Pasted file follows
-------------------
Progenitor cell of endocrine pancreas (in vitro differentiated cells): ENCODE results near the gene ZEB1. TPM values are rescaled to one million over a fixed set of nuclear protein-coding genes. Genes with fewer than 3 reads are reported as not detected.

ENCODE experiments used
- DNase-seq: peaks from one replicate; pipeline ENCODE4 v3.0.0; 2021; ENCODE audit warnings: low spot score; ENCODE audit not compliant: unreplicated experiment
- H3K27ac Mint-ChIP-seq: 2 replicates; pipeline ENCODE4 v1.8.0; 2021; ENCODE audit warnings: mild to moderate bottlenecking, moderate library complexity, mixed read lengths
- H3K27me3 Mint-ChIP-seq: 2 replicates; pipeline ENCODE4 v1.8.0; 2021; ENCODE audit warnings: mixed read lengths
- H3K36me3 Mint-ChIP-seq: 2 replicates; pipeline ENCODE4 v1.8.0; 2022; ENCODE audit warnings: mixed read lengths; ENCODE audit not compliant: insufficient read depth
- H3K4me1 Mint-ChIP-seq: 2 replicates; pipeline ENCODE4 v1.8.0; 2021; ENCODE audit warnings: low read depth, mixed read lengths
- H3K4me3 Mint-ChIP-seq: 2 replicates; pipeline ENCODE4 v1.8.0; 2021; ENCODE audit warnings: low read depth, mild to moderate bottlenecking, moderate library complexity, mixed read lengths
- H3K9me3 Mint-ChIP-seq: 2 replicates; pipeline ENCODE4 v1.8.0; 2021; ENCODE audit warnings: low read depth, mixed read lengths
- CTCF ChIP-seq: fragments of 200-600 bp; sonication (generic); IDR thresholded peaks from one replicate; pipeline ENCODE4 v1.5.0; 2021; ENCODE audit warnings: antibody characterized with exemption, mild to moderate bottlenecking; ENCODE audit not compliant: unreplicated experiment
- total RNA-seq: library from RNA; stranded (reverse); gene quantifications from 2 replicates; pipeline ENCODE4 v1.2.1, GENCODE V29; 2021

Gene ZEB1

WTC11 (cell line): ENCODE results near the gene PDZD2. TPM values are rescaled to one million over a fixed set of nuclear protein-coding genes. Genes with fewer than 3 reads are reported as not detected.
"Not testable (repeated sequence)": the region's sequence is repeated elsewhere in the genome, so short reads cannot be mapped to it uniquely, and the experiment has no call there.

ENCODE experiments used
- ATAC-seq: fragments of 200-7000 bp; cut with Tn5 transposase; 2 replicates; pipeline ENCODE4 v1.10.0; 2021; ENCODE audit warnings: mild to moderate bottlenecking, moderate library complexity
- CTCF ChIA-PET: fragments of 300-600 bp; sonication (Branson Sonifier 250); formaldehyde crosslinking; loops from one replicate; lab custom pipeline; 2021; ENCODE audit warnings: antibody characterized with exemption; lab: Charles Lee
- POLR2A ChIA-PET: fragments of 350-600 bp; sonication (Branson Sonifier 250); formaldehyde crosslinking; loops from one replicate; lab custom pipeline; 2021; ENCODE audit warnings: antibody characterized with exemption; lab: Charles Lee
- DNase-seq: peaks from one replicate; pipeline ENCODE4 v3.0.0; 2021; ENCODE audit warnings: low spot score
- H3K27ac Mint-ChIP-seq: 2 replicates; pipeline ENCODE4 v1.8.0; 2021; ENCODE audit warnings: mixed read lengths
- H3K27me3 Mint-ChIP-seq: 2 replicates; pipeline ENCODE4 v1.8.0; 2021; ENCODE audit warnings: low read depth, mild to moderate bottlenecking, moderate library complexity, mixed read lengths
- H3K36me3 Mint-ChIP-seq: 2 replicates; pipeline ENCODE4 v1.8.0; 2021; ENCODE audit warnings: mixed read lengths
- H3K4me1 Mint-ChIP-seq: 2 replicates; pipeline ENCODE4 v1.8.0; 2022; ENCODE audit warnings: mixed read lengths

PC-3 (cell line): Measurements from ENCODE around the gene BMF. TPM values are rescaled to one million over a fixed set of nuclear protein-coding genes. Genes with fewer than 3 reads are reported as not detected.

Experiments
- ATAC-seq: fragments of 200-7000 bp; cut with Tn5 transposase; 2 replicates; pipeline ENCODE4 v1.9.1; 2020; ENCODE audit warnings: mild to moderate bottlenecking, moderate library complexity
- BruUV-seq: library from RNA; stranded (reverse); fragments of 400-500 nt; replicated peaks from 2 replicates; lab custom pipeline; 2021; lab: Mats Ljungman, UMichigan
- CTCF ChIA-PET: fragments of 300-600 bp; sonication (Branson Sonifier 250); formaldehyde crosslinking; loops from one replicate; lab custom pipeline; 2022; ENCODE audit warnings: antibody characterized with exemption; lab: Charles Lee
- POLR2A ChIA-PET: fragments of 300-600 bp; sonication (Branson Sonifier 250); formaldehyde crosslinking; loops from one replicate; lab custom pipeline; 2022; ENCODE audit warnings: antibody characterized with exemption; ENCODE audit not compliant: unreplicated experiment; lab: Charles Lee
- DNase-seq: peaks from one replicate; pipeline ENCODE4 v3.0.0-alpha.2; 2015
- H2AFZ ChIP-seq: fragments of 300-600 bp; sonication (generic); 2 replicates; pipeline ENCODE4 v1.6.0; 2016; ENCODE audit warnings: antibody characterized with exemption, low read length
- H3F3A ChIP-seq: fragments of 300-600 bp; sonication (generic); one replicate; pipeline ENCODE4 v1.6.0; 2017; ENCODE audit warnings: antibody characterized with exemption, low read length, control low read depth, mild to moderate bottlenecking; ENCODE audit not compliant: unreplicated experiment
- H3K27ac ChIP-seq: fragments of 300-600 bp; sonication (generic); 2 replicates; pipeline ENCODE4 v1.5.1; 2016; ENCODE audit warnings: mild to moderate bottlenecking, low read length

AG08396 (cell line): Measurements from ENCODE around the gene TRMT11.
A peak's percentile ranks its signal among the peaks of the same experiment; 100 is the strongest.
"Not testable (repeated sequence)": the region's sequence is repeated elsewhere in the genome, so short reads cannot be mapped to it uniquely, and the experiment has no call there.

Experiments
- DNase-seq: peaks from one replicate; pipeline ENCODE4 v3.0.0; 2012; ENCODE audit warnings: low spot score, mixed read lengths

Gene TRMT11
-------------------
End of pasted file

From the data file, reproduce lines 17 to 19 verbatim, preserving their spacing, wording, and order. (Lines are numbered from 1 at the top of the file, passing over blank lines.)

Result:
- CTCF ChIA-PET: fragments of 300-600 bp; sonication (Branson Sonifier 250); formaldehyde crosslinking; loops from one replicate; lab custom pipeline; 2021; ENCODE audit warnings: antibody characterized with exemption; lab: Charles Lee
- POLR2A ChIA-PET: fragments of 350-600 bp; sonication (Branson Sonifier 250); formaldehyde crosslinking; loops from one replicate; lab custom pipeline; 2021; ENCODE audit warnings: antibody characterized with exemption; lab: Charles Lee
- DNase-seq: peaks from one replicate; pipeline ENCODE4 v3.0.0; 2021; ENCODE audit warnings: low spot score